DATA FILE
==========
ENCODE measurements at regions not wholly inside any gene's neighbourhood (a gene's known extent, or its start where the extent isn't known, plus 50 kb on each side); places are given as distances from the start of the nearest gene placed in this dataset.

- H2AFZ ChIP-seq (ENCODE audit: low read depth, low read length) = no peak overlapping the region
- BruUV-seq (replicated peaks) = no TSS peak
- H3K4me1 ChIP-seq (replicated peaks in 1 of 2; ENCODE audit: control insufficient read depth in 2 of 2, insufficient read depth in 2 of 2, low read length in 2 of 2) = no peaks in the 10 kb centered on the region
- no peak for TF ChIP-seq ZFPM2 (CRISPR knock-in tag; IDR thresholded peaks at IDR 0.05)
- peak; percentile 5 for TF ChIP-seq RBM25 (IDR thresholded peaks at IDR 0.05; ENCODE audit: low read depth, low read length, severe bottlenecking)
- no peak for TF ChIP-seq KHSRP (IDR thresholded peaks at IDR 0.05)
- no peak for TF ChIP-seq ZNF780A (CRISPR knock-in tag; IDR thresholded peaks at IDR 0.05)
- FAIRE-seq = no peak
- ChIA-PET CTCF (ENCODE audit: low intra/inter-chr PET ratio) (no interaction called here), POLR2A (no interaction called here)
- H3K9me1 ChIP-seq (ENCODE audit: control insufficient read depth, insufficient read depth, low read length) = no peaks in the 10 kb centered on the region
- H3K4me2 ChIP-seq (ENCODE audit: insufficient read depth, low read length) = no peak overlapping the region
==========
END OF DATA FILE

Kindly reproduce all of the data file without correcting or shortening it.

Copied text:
ENCODE measurements at regions not wholly inside any gene's neighbourhood (a gene's known extent, or its start where the extent isn't known, plus 50 kb on each side); places are given as distances from the start of the nearest gene placed in this dataset.

- H2AFZ ChIP-seq (ENCODE audit: low read depth, low read length) = no peak overlapping the region
- BruUV-seq (replicated peaks) = no TSS peak
- H3K4me1 ChIP-seq (replicated peaks in 1 of 2; ENCODE audit: control insufficient read depth in 2 of 2, insufficient read depth in 2 of 2, low read length in 2 of 2) = no peaks in the 10 kb centered on the region
- no peak for TF ChIP-seq ZFPM2 (CRISPR knock-in tag; IDR thresholded peaks at IDR 0.05)
- peak; percentile 5 for TF ChIP-seq RBM25 (IDR thresholded peaks at IDR 0.05; ENCODE audit: low read depth, low read length, severe bottlenecking)
- no peak for TF ChIP-seq KHSRP (IDR thresholded peaks at IDR 0.05)
- no peak for TF ChIP-seq ZNF780A (CRISPR knock-in tag; IDR thresholded peaks at IDR 0.05)
- FAIRE-seq = no peak
- ChIA-PET CTCF (ENCODE audit: low intra/inter-chr PET ratio) (no interaction called here), POLR2A (no interaction called here)
- H3K9me1 ChIP-seq (ENCODE audit: control insufficient read depth, insufficient read depth, low read length) = no peaks in the 10 kb centered on the region
- H3K4me2 ChIP-seq (ENCODE audit: insufficient read depth, low read length) = no peak overlapping the region